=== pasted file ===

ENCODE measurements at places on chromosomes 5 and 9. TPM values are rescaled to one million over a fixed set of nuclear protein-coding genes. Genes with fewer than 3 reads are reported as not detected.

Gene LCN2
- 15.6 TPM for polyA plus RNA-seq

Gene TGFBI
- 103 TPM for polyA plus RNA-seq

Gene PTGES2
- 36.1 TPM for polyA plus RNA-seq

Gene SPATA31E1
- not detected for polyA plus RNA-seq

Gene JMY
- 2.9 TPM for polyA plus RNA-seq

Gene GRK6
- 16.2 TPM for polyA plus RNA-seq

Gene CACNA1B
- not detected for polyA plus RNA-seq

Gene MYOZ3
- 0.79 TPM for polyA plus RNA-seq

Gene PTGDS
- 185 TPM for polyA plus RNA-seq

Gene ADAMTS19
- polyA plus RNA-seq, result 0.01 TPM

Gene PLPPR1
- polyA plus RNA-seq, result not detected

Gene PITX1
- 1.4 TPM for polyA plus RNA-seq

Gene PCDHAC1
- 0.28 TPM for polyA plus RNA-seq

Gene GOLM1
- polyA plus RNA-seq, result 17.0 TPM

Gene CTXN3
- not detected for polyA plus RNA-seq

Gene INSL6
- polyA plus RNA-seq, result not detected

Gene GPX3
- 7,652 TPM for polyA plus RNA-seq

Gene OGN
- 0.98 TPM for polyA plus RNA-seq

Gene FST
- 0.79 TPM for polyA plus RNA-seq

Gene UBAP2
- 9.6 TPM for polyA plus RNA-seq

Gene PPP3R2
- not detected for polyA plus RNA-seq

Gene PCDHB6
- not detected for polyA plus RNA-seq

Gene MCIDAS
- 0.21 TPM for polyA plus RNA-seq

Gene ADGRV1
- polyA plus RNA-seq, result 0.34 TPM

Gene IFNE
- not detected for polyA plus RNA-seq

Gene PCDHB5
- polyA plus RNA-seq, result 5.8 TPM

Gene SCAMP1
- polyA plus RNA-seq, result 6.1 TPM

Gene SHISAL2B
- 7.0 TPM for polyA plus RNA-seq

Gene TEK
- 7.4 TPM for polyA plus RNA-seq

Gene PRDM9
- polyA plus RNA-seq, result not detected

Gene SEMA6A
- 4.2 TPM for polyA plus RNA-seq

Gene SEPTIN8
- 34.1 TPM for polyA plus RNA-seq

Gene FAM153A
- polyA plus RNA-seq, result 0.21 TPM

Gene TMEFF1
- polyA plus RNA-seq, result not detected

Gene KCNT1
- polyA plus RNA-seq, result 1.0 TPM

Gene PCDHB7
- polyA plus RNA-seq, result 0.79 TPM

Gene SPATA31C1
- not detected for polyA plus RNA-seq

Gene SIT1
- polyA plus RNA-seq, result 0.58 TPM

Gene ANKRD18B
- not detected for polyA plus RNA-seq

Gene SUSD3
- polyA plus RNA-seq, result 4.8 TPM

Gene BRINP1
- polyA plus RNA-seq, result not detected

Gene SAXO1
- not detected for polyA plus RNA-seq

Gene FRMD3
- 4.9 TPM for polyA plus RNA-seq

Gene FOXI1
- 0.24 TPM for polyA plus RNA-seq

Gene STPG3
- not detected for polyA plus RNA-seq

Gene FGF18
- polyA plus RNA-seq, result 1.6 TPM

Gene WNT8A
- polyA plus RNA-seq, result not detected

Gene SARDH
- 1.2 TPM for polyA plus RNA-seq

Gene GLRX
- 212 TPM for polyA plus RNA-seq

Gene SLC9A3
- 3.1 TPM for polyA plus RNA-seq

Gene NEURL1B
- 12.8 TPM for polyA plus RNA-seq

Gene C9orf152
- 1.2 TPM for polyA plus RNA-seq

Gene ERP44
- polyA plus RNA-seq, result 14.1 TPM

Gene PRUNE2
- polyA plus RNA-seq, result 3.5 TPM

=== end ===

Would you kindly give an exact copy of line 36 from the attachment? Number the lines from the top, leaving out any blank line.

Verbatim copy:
Gene OGN